3 Old School Ways to Communicate in the Tech Era

Deployment Communication 550px

The rise of technology over the last two decades has most likely made communicating with your service member during deployments a whole lot easier, and often times, more frequent. The evolution of communication methods have grown from e-mail, to instant messaging, all the way to live video options, such as FaceTime and Skype.

However, every deployment is different and not every service member will be able to use all of these options.

Everyone’s first deployment will be a trial and error process, but it’s important to remember that the first deployment will be different from the second, third, or tenth for the exact same family. So maybe it’s time to fill those communication gaps by exploring some of the “old school” methods of staying connected during deployment.

1. Letters

Before the era of the instant message, military families would often wait weeks, or even months, to get a letter from their deployed loved ones. Today, postal services are streamlined and makes for much more frequent receipt of letters.

For Jade, a Marine spouse, the letters she got from her husband were what carried her through each deployment. “We could never count on internet working aboard the ship he was on, so most of the time those letters were all we had,” she said. “I can’t tell you how many times I would read each one over and over again. I would just sit there in bed at night, or after a bad day, and my mood would almost always improve instantly after reading one of those letters. I still break them out from time to time!”

Not only are letters the cheapest way to communicate during deployment, they’re a way to stay connected to each other’s day-to-day lives. “One day I wrote my husband a letter and it only said: Dearest Husband. Your dog peed in my shoe today…That is all,” said Jade. “A few weeks later I got a letter back that just said: Hahahahaha! I haven’t laughed that hard in MONTHS!

One pro tip Jade suggested was numbering each letter as you send them. “Not every letter will arrive in the order they were sent,” she said. “Sometimes mail service is unpredictable, so it’s possible they’ll receive three letters in one day and they won’t make sense if no one knows the order they were written. 

2. Videos 

Video recordings of your family are also a great way to stay connected to your service member while they’re deployed. Ben tried this out shortly after he married a Navy Corpsman. His wife appreciated these movies and was even able to witness her daughter’s first steps from thousands of miles away. “It wasn’t in real time,” said Ben, “but she got to visibly see a significant, one-time event that she otherwise would have missed.”

As time went on and technology became more user friendly, Ben began recording videos of every-day life on the home front with his cell phone. He would compile short clips and burn them to a disc every few weeks so his wife could feel a part of the family during deployment. “One time I rearranged the furniture and was planning to surprise her when she returned home,” said Ben. “But then I remembered attending the pre-deployment briefing and they mentioned that sometimes big changes like that could be jarring to the service member once they return home. So instead, I took a short video of the new set-up to include on the next disc,” said Ben. “She really liked it, but also pointed out a potential hazard that I hadn’t even thought of, so I fixed that part and all was well!”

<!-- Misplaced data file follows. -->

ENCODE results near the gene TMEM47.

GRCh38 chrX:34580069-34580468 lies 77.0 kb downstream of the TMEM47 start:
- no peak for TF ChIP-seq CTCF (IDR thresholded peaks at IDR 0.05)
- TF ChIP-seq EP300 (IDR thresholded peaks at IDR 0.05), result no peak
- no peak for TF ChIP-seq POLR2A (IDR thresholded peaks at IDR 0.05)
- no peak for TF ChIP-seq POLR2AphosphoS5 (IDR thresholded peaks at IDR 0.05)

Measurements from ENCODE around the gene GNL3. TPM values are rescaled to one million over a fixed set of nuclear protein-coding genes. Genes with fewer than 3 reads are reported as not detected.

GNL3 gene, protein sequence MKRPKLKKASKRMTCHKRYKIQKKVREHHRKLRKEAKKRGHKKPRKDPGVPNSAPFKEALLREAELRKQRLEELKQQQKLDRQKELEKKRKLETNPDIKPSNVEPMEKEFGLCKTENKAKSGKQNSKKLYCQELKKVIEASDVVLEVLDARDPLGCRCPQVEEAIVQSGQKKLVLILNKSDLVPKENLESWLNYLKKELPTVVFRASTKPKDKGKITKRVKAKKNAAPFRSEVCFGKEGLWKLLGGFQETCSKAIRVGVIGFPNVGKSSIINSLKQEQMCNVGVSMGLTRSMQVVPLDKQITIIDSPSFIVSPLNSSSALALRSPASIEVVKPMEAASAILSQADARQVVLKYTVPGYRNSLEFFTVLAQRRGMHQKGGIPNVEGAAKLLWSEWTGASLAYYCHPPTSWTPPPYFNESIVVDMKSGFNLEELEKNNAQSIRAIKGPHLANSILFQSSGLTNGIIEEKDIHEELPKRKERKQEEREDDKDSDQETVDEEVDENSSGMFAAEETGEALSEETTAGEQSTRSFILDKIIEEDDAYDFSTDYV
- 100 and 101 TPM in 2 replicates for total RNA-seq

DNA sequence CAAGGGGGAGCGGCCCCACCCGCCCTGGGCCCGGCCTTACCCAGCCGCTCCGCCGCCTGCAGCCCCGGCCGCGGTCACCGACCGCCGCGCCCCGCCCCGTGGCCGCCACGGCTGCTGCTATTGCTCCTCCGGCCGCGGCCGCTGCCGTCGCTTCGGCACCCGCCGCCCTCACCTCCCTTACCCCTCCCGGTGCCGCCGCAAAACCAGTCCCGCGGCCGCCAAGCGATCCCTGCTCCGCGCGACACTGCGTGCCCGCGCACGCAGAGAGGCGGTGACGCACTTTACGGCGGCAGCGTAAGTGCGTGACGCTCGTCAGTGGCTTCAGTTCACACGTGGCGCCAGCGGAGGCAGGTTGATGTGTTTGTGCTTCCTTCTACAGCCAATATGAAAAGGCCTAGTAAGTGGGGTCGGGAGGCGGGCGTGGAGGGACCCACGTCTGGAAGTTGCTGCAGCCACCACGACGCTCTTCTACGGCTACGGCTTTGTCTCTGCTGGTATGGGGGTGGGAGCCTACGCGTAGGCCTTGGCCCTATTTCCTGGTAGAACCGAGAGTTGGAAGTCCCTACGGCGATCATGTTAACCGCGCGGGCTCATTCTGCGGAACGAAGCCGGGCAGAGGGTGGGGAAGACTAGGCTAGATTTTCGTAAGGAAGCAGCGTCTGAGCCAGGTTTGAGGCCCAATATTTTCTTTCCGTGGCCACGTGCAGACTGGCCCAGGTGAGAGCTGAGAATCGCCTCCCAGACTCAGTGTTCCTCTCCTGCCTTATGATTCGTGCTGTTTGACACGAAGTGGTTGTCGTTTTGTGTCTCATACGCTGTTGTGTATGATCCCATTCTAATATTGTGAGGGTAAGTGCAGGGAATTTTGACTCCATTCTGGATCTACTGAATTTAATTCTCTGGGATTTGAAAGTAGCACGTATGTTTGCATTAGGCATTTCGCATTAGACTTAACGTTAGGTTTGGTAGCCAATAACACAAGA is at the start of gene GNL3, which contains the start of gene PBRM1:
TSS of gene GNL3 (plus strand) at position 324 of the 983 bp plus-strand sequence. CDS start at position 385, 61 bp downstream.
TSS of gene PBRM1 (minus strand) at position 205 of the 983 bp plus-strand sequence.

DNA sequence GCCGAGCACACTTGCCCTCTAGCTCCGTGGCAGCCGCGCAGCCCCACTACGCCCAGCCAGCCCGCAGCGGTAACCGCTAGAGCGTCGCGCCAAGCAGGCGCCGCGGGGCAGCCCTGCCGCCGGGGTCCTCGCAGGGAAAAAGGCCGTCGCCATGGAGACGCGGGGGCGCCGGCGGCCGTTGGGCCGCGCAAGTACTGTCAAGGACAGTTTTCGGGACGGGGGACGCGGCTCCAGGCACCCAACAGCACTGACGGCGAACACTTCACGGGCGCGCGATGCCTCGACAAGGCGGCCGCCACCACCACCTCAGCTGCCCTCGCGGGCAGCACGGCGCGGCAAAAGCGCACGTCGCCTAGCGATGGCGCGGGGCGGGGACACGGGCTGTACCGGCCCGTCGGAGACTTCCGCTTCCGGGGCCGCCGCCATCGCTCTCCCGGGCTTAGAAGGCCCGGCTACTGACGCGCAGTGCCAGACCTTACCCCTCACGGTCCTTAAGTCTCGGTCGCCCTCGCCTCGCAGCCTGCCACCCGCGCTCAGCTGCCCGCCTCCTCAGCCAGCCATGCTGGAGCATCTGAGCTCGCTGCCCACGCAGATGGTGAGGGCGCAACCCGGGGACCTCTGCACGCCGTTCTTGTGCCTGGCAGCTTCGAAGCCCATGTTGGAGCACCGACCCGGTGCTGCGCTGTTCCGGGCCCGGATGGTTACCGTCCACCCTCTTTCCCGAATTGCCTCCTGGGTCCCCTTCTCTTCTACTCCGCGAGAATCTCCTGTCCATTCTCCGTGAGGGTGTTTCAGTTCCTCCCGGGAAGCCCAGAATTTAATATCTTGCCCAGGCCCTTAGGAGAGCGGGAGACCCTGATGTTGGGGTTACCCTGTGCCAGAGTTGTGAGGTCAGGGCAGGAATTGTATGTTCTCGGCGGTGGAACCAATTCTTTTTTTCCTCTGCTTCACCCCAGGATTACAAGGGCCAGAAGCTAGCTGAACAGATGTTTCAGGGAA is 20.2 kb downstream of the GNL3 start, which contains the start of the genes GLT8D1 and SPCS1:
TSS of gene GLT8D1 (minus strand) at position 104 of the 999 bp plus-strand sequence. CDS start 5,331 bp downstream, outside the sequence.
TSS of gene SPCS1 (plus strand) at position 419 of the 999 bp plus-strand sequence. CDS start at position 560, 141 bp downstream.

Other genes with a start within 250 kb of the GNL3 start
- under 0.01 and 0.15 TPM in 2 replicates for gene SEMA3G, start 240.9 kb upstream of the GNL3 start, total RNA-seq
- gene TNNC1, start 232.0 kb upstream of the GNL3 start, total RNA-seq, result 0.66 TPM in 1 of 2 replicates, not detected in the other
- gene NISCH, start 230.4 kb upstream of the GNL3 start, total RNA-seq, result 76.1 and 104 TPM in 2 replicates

While sending a pre-recorded video can definitely create a closer connection to the home front, Ben advises discretion when choosing what goes into the recording. “Privacy is a precious commodity that most service members aren’t afforded during deployment,” he said. “If there’s something in the video that might be sensitive or private, it might be a good idea to give your service member a heads up before they receive it.”

3. Care Packages

Even in a world of 24/7 digital communication, care packages are a staple in military culture. Care packages provide that little piece of home that keeps a service member going. “My husband always uses this special hot sauce on almost everything he eats,” said Marine spouse, Kelly. “He was constantly talking about the food being bland when he was on deployment so I decided to stock up and send two bottles of hot sauce in every care package I sent. He said the hot sauce helped him imagine sitting at the dinner table with us, and that brought him comfort that he couldn’t get anywhere else.”

Care packages can occasionally get expensive to send, depending on how often you plan on shipping them out. Kelly suggests using the United States Postal Service (USPS) discounts if mailing to APO or FPO addresses. You’ll still have to pay for postage costs, but USPS also offers free packing materials for families of deployed service members to assist in boosting their moral while away from the home front.

Delivery of your care packages can take anywhere from two to eight weeks, depending on your spouse’s location. So if you’re looking to send time sensitive items (holidays, birthdays, special occasions), be sure to schedule a timeline.

Whether you’re texting, video-chatting, or sending hand-written love letters to your deployed spouse or significant other, remember that meaningful communication is what will keep you connected during deployment. Quantity of communication matters much less than quality. 

How does your family stay connected during separations and deployments? We want to know!

Posted December 13, 2017

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